- The Washington Times - Tuesday, October 4, 2005

My husband likes to say that his favorite part of the meal is the salt. It’s a bit of a tease. What he means is that, unlike his own father, who salts liberally from a shaker before tasting his food, Maxwell enjoys nothing more than sprinkling just a few dewy flakes of fleur de sel on his food and tasting the beauty that comes through.

I enjoy the salting of the meal for the way it brings awareness to the taste buds, and I often suggest to guests that they taste the dish first and then enjoy the difference with the smallest hint of salt.

Maxwell is the one who got me started on fancy salt. One of our first dates was a dinner party at his apartment, for which he had prepared an impressive spread of couscous and lentils. Before we began eating, he presented a wide-mouthed jar with a cork plug, announcing that this salt was unbelievably good and that we must all try it.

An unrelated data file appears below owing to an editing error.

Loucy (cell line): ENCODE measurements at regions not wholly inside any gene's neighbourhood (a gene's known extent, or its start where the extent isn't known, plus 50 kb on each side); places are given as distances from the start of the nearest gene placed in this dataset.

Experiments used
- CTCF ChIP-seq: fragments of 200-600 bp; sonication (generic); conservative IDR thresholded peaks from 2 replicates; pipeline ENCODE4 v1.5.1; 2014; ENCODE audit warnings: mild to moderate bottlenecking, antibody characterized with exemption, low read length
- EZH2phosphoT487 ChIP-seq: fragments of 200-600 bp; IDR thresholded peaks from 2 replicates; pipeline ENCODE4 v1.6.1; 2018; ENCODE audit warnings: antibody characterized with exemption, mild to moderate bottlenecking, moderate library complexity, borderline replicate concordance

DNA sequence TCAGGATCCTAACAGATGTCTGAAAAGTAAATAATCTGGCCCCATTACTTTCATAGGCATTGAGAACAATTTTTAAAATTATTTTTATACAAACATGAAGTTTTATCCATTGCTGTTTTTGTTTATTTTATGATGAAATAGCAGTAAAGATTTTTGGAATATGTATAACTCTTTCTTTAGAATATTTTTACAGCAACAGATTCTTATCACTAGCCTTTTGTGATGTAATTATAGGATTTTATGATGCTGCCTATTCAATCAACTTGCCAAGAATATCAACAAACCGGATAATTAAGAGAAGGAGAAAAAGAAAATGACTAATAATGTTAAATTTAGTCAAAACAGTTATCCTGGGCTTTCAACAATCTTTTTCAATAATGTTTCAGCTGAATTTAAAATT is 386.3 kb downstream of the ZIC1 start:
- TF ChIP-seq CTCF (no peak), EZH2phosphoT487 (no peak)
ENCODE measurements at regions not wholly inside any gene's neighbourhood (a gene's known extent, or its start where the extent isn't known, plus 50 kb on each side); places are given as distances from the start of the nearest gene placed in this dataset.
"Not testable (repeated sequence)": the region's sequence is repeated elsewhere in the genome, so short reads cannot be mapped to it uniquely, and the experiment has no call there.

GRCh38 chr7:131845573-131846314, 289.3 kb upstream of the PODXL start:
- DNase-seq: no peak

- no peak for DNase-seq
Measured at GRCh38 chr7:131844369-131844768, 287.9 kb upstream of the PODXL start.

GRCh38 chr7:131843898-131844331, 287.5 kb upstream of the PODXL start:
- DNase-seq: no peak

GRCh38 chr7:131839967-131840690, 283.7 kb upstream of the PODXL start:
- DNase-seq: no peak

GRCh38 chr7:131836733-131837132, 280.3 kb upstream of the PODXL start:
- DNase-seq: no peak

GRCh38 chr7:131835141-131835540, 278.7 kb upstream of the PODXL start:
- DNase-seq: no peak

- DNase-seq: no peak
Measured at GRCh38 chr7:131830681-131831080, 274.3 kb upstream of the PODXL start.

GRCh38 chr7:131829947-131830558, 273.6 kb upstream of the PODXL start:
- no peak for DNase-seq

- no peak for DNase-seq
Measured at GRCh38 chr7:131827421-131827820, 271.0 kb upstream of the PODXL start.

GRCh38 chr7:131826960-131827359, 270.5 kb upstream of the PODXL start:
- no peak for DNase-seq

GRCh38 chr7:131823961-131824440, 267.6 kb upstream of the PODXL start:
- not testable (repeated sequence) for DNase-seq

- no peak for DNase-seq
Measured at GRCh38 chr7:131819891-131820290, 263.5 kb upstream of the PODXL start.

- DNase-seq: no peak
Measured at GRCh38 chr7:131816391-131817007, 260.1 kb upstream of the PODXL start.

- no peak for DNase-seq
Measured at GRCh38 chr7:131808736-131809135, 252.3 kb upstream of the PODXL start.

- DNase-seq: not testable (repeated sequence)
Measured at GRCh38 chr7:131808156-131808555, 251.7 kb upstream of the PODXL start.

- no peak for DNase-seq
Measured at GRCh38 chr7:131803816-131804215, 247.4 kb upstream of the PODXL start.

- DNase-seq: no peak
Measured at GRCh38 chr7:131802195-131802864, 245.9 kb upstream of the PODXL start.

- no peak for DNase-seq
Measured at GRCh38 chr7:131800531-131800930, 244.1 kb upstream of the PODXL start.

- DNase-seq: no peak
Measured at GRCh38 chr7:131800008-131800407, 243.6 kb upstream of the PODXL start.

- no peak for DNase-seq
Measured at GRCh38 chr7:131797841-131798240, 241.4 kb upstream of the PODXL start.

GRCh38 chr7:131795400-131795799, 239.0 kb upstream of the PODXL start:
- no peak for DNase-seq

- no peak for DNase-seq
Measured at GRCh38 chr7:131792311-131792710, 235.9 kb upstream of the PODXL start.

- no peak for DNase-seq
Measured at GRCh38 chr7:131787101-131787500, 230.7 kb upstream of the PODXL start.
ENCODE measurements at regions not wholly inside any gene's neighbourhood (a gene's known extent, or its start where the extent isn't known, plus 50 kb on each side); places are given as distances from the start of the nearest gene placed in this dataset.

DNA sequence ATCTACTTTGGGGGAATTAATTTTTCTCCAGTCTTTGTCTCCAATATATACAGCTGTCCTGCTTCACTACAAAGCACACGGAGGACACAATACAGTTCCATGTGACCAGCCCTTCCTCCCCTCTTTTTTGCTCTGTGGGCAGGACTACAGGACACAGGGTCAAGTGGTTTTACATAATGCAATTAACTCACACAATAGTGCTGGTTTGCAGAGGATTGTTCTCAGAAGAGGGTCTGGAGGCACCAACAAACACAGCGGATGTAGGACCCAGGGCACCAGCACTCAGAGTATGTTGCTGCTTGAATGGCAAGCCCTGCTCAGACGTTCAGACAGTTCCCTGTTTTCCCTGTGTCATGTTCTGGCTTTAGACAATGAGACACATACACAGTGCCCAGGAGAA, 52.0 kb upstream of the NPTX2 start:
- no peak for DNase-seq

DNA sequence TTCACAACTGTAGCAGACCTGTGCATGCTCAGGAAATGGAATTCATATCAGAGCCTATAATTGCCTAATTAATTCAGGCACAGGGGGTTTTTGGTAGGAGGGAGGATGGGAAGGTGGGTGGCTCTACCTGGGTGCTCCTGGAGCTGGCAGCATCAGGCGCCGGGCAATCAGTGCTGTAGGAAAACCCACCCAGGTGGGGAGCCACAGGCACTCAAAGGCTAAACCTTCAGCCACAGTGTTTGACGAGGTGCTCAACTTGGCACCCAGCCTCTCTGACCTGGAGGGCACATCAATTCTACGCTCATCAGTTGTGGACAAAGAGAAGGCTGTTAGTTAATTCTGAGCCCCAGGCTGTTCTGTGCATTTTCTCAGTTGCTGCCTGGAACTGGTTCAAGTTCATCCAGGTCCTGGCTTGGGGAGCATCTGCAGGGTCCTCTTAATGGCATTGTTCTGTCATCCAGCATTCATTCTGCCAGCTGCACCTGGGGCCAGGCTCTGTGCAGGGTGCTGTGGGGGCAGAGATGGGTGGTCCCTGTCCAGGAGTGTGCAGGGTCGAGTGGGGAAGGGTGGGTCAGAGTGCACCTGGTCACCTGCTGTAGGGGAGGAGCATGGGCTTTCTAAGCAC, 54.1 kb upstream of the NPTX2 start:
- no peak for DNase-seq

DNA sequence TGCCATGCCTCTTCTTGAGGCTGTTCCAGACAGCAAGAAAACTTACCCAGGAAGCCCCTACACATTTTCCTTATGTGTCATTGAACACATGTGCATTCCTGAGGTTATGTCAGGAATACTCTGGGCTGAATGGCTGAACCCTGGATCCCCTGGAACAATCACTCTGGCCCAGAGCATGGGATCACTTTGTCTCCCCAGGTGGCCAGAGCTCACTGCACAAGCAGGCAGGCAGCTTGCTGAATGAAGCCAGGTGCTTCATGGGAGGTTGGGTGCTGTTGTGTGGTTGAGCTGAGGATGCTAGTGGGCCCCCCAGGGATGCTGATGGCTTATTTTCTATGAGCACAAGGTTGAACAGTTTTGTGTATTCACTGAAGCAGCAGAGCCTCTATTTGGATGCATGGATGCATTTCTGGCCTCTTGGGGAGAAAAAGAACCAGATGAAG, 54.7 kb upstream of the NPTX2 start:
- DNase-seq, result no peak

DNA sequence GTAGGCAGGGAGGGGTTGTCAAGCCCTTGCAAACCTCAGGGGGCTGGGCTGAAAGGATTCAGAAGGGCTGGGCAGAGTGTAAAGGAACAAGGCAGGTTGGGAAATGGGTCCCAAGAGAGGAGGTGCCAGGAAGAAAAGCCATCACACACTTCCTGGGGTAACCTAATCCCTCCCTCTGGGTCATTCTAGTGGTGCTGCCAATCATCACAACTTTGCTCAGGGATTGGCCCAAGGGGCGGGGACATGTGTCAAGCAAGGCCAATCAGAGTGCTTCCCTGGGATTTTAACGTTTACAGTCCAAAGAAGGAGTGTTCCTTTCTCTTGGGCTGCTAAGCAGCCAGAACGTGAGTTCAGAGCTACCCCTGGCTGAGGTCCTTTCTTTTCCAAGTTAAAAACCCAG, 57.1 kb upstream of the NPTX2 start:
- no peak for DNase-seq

It’s just salt, I thought to myself. How good could it be? A braver dinner guest voiced my own question, and Maxwell explained that fleur de sel is hand-raked in Brittany. It smells like the sea, it tastes like the sea. The crystals are light, and they explode on the tongue. They taste like sunshine. It’s even still wet. Look closely, he said, passing the jar around.

“How much does it cost?” one skeptic piped in.

“Seven dollars,” Maxwell said, proudly.

Is this guy for real? I tasted the dish without the salt (not bad) and then with a light sprinkle of salt, as Maxwell instructed, from a few inches above the food. He was right; the fleur de sel added something extraordinary to the food.

Two years later, on our first overseas trip together, we walked the salt flats in Trapani, Sicily. We had salty kisses that day. The salt we bought there wasn’t the best we’d had, but the visit was memorable. In the years since, we’ve always kept a jar of fleur de sel on our table, and we give it often as a house gift.

I’ve noticed that there are now dozens of specialty salts, aside from fleur de sel, available in many markets. There’s even a restaurant in our neighborhood called Salt that serves a beautiful trio of salts with their bread and butter.